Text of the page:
At the start of heads up play, Christner was in a dominating spot with his 4.91 million in chips. Sontheimer, sitting on 2.29 million as the action kicked off, tried to make some inroads in the first few hands, but Christner was able to pick off the Sontheimer bluffs to increase his lead. Sontheimer righted the ship on Hand 133, getting a big double up when his A-8 flopped an Ace and the turn gave him an eight for two pair against Christner’s pocket deuces. Soon after this double up, Sontheimer would seize control of the event.

On the very next hand, Christner tried to keep the pressure on his countryman with a raise to 115K while holding a meager 7 3. Sontheimer called with a connector, 10-9 off suit, and got even stronger on a J-A-8 flop (open-ended straight draw). Sontheimer check-called a bet from Christner and caught gold on the 7♠ turn for the straight. Sontheimer checked, but Christner saw the straight potential and checked behind him. With a second seven on the turn, Sontheimer checked again and Christner felt good about his trips, firing a 320K bet. Finally, Sontheimer sprung to life, check-raising to 1.5 million, which sent Christner into the tank and his time extension buttons. After a moment, Christner made the call and winced when Sontheimer turned up the straight, shifting the chip lead from Christner to Sontheimer.

It would take another 33 hands, but Sontheimer would never let Christner back in the game. On Hand 167, Sontheimer made a raise off the button and Christner moved all in. Sontheimer nearly beat him into the pot, showing pocket Queens, as Christner meekly showed his pocket deuces for battle. The Jack-high board didn’t hit anyone, giving the pot, the Main Event championship, and the Purple Jacket to Sontheimer.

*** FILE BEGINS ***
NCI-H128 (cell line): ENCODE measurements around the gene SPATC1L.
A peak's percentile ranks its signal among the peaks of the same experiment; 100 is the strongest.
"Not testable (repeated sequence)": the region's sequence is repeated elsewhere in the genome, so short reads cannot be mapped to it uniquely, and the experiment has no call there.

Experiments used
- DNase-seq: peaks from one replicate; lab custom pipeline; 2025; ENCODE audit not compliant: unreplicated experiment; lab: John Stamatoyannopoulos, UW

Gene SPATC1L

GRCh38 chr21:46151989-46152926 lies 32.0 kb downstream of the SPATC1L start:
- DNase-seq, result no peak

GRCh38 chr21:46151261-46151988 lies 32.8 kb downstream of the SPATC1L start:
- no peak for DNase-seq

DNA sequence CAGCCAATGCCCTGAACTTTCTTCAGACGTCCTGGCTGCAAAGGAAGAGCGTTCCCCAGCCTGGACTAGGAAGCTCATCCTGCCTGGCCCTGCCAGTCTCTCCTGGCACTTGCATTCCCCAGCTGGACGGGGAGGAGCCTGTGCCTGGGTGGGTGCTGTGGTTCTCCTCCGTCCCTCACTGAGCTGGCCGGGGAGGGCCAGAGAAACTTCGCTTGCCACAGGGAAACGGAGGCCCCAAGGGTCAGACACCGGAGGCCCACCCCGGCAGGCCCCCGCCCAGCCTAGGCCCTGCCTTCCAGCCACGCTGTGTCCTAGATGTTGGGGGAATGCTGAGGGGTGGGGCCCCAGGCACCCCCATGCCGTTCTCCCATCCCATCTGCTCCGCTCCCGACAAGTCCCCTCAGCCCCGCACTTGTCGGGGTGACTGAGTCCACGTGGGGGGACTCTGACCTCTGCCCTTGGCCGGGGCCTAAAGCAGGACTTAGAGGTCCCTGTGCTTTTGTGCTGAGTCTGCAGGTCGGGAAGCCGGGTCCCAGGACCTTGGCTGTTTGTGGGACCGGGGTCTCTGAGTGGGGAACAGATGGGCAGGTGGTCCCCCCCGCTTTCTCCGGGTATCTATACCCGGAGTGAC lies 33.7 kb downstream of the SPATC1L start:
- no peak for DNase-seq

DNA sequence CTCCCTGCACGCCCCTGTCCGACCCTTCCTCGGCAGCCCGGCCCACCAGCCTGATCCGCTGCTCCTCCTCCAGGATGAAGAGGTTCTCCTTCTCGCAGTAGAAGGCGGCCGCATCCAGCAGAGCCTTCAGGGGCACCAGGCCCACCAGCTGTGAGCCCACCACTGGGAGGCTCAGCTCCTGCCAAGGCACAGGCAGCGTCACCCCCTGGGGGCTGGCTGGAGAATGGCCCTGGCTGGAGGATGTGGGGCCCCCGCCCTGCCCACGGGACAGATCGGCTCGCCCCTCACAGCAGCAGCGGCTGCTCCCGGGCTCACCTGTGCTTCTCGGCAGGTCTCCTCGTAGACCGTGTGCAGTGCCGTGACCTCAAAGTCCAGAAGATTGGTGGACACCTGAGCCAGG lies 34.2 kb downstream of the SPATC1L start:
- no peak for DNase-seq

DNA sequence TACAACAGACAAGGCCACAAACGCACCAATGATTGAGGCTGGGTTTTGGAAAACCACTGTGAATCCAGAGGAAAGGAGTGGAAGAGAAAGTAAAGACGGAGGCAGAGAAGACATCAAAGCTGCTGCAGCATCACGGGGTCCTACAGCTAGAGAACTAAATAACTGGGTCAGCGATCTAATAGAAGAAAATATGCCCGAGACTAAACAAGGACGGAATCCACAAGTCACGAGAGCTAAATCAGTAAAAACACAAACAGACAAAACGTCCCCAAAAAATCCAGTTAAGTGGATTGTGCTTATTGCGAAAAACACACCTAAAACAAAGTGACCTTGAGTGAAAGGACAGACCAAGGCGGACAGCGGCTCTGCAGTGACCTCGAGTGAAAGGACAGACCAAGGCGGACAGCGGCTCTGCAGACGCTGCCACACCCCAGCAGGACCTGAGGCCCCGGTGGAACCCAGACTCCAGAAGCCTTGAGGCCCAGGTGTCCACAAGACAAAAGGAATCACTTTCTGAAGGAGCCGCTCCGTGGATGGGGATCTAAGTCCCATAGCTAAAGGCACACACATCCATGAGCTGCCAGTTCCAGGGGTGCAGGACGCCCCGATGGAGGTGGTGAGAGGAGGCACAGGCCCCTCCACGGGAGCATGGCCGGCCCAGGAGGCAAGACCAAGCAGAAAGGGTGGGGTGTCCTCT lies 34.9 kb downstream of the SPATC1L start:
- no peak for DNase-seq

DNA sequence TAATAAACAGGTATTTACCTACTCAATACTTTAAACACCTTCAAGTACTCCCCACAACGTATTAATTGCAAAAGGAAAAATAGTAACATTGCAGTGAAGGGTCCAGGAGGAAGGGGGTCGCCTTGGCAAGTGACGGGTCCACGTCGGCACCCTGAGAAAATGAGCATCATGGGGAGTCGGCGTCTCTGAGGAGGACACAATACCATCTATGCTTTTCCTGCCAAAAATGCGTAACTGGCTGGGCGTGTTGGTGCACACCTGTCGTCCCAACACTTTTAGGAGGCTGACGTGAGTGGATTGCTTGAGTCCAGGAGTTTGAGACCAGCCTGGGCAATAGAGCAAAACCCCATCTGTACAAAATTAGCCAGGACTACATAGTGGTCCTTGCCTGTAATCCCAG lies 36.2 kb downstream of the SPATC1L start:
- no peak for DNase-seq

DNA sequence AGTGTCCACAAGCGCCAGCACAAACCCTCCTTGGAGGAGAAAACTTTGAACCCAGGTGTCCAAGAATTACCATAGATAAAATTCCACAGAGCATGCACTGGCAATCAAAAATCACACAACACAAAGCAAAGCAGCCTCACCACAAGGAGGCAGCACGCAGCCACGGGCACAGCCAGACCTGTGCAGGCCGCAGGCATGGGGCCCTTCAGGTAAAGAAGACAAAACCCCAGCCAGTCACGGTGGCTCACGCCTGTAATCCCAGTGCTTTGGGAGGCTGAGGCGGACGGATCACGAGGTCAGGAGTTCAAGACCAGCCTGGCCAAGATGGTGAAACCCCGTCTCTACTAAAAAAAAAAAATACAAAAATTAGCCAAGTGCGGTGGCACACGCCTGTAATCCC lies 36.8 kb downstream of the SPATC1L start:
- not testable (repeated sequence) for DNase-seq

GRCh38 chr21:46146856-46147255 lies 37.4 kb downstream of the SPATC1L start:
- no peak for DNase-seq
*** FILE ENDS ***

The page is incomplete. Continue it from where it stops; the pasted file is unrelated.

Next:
1. Steffen Sontheimer, $ 1,512,000
2. Christian Christner, $ 864,000
3. Fedor Holz, $ 504,000
4. Seth Davies, $ 324,000
5. Justin Bonomo, $ 216,000
6. Stefan Schillhabel, $ 180,000

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2017 WPT Borgata Poker Open Day 3: Money Bubble Pops as Cliff Josephy Takes Over Lead

 2017 WPT Borgata Poker Open Day 3: Money Bubble Pops as Cliff Josephy Takes Over Lead

The World Poker Tour has pulled into the Borgata in Atlantic City for their latest event, the Borgata Poker Open, and it has once again shown to be one of their bigger events of this Season XVI schedule or otherwise. Coming into Wednesday’s action, the 1132 entry field had been whittled down to 117 players; by the end of the Day 3 play, nearly four-fifths of that field were gone with New Jersey native and former “November Niner” Cliff Josephy atop the standings.

The 117 players who came back on Wednesday were looking to claim a piece (a min-cash was worth $ 6812 and a Hendon Mob flag) of the prize pool, but some of those coming back wouldn’t be so happy. With 110 players earning a prize, that meant seven players would exit the Borgata empty-handed. One player who was guaranteed something for his efforts was chip leader David Gerassi, whose 1.322 million stack made sure that, save for a massive collapse, he was going to be around deep into the money.